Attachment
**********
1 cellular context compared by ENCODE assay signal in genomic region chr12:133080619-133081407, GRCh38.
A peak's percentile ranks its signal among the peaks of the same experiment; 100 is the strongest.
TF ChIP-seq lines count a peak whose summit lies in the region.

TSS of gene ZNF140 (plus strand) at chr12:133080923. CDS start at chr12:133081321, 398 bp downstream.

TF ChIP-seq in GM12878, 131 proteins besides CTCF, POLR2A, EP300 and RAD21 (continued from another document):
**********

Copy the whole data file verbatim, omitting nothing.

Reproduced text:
1 cellular context compared by ENCODE assay signal in genomic region chr12:133080619-133081407, GRCh38.
A peak's percentile ranks its signal among the peaks of the same experiment; 100 is the strongest.
TF ChIP-seq lines count a peak whose summit lies in the region.

TSS of gene ZNF140 (plus strand) at chr12:133080923. CDS start at chr12:133081321, 398 bp downstream.

TF ChIP-seq in GM12878, 131 proteins besides CTCF, POLR2A, EP300 and RAD21 (continued from another document):